|Name||Abbey Meads Community Primary School|
|Ofsted Inspection Rating||Good
This inspection rating relates to a predecessor school. When a school, converts to an academy, is taken over or closes and reopens as a new school a formal link is created between the new school and the old school, by the Department for Education. Where the new school has not yet been inspected, we show the inspection history of the predecessor school, as we believe it still has significance.
|Inspection Date||17 September 2014|
|Address||Hugo Drive, Abbey Meads, Swindon, Wiltshire, SN25 4GY|
|Religious Character||Does not apply|
|Number of Pupils||Unknown|
|Number of Pupils per Teacher||28.3|
|Academy Sponsor||The Blue Kite Academy Trust|
|Percentage Free School Meals||17.5%|
|Pupils with SEN Support||8.9%|
|Catchment Area Information Available||Yes, our catchment area data is FREE|
|Last Distance Offered Information Available||No|
Information about this school
Abbey Meads is a larger than average-sized primary school in Swindon. The large majority of pupils are of White British background. A very small minority of pupils use English as an additional language or are at the early stages of learning English. Children in the Early Years Foundation Stage (EYFS) are taught in two Reception classes. The proportion of disabled pupils and those who have special educational needs supported at school action is below average. The proportion of pupils supported at school action plus, or with a statement of special educational needs, is below average. The proportion of pupils eligible for the pupil premium funding is average. This is additional government funding provided to schools to support pupils who are known to be eligible for free school meals or those in local authority care. The school manages a breakfast and after-school club. The governing body manages Butterflies Children’s Centre, located on the school site. The children’s centre was not inspected as part of this inspection. A much higher than average number of pupils join or leave the school other than at the normal times. The school meets the government’s current floor standards, which sets the minimum expectations for pupils’ standards and progress.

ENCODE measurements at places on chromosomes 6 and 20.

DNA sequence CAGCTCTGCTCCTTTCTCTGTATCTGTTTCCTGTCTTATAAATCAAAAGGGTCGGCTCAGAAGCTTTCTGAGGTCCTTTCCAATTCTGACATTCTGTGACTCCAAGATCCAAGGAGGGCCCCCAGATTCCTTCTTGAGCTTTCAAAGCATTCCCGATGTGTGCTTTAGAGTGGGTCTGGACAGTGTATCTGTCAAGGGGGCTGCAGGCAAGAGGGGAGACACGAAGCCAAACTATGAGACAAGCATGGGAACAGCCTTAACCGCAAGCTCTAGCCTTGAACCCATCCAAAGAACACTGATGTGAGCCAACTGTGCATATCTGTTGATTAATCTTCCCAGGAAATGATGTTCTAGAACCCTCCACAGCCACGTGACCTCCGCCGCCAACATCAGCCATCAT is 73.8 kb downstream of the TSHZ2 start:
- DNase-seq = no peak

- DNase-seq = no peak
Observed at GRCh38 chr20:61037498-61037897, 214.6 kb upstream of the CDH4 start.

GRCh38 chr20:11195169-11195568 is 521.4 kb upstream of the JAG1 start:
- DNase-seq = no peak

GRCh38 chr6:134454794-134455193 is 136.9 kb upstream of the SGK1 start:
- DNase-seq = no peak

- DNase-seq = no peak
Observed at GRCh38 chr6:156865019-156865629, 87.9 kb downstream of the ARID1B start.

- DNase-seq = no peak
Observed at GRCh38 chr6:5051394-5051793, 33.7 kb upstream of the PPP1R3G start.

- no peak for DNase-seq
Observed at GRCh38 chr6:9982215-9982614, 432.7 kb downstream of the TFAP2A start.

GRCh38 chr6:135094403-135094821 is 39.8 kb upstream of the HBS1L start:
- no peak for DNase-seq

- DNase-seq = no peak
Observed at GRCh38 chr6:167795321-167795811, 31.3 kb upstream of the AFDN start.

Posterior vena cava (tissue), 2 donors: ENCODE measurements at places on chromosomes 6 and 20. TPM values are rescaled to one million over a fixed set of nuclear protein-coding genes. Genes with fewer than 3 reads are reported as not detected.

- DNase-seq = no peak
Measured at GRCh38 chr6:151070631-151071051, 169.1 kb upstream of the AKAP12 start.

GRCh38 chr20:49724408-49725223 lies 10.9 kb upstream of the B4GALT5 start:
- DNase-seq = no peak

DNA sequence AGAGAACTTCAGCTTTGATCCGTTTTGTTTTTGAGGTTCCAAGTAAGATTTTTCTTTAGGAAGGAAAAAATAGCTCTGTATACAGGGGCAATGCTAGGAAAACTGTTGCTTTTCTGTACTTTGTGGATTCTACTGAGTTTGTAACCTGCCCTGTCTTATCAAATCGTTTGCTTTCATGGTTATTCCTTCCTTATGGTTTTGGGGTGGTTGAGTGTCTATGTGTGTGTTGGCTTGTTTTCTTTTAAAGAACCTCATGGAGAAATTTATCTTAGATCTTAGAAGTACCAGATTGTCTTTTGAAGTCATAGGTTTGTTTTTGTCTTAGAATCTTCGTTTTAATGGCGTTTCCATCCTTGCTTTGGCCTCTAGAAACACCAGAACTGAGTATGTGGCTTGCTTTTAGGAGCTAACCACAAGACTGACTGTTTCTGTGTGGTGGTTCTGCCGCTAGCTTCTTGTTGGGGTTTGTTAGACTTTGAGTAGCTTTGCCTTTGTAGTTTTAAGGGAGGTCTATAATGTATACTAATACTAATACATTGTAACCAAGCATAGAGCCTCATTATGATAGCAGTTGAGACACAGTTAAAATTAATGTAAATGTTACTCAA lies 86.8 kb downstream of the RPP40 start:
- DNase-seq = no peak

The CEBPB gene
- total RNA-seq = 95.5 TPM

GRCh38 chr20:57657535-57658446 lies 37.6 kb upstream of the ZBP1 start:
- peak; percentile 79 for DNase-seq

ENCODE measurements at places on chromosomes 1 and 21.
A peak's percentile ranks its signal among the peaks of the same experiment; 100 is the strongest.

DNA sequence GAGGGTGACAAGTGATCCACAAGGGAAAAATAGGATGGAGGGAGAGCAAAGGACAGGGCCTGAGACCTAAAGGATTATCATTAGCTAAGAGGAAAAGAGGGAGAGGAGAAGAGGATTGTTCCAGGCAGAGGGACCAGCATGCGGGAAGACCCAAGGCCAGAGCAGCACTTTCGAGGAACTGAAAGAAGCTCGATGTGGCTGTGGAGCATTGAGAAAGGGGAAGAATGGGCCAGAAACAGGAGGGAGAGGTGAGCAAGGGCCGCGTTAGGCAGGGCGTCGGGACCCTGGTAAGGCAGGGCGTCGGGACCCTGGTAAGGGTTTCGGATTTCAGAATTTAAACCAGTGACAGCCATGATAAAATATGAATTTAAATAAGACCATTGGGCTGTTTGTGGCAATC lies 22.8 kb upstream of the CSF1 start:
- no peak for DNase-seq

Summary of key findings for parents and pupils
This is a good school. Pupils’ achievement has improved markedly in recent years. All year groups and all groups of pupils are currently making good progress and achieving well. Between 2011 and 2013 pupils’ standards rose rapidly. All pupils of all abilities exceeded the performance of their peers nationally by the time they left the school. Teaching is good overall with some that is outstanding. When the best learning occurs, teachers use their expert subject knowledge to motivate and inspire pupils. High quality, regular written and verbal feedback to pupils is helping them to progress well. Children in the Reception classes receive good quality support and care from adults. They get off to a flying start at school. Pupils feel safe in school and their behaviour and their attitudes to learning are good. This contributes significantly to their many academic and personal achievements. Pupils are very proud of their school. The headteacher shows determined and thoughtful leadership. His tireless dedication to engage parents in their children’s learning is a key success of the school’s work. Middle leaders contribute well to the continual drive for improvement. They conduct their roles by modelling the behaviour expected of all staff and pupils well. Parents, pupils and staff are universally positive about the school. Leaders, with the full support of governors, have created a culture which promotes fairness, equality and respect. Governors are knowledgeable about the school and provide a good level of support while continually checking its performance. The range and quality of activities available for pupils prepares them particularly well for life in modern democratic Britain. It is not yet an outstanding school because : While gaps in achievement between pupils eligible for the pupil premium and all pupils nationally are closing rapidly, some remain for a small number. School development plans and checks on their success do not always focus on improvements to pupils’ outcomes closely enough.